New Zealand’s compliance with new international anti-money-laundering regulations aimed at combatting terrorism must come at “absolutely minimum cost” to local business, according to Associate Justice Minister Clayton Cosgrove.
The new regulations aim to both detect and prevent money being diverted to terrorism and other illegal operations. They were drafted by an intergovernmental body, the Financial Action Taskforce (FATF). However, New Zealand financial institutions, notably Kiwibank, are concerned about both the cost and effectiveness of the precautions. They require extensive tracking of large-scale money transfers and so involve a lot of extra work, particularly in ICT. Kiwibank’s chief executive, Sam Knowles, is a particularly outspoken critic (Computerworld, May 12).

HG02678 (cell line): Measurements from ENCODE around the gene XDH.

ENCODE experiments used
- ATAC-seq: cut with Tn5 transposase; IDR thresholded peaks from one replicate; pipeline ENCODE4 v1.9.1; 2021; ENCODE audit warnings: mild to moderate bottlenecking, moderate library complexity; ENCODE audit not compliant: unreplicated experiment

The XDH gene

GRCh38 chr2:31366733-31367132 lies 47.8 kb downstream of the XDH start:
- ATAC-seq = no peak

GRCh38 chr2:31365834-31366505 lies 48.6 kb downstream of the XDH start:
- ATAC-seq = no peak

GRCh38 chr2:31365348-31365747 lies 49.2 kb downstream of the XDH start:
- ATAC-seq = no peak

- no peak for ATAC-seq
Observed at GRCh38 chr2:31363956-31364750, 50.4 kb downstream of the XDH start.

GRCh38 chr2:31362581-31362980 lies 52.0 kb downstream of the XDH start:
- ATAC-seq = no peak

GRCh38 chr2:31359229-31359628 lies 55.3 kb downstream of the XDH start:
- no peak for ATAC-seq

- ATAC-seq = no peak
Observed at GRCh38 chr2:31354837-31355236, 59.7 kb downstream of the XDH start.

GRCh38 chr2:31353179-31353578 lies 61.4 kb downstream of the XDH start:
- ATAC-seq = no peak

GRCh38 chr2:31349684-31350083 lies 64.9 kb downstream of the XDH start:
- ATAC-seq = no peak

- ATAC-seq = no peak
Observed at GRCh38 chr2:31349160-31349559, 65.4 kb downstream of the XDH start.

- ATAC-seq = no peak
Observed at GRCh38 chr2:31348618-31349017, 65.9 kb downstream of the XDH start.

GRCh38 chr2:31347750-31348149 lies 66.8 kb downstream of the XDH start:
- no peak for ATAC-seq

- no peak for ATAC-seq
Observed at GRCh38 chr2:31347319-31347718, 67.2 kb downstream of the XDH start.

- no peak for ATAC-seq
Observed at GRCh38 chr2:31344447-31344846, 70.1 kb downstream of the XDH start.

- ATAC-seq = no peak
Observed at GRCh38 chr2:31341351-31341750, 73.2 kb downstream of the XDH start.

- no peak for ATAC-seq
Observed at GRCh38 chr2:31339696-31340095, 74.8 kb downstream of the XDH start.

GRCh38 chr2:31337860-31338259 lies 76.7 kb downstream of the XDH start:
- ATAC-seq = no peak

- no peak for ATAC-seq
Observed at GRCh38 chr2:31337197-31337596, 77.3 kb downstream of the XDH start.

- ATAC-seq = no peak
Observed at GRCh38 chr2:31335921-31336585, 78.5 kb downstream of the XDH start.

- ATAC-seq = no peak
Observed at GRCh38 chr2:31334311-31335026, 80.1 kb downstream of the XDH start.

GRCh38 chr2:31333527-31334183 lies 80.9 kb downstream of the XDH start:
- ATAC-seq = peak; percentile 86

Minimising costs means “to the greatest extent, using existing agencies and relationships, both external and internal”, so as little extra apparatus as possible need be set up to comply with FATF requirements, says the minister’s representative.
A report on the likely cost of compliance has been commissioned, but was incomplete when Computerworld spoke to Deloitte, which was commissioned to produce it.
Compliance will be assessed in April 2009, by FATF and the Asia-Pacific Group on Money Laundering. Forty recommendations and nine special recommendations have been drawn up by FATF, including requirements which “ensure that [national] financial institution secrecy laws do not inhibit implementation of the FATF recommendations” and that “financial institutions should not keep anonymous accounts or accounts in obviously fictitious names”.
Institutions should also maintain, for at least five years, all necessary records on transactions, domestic or international, to enable them to comply with information requests from authorities.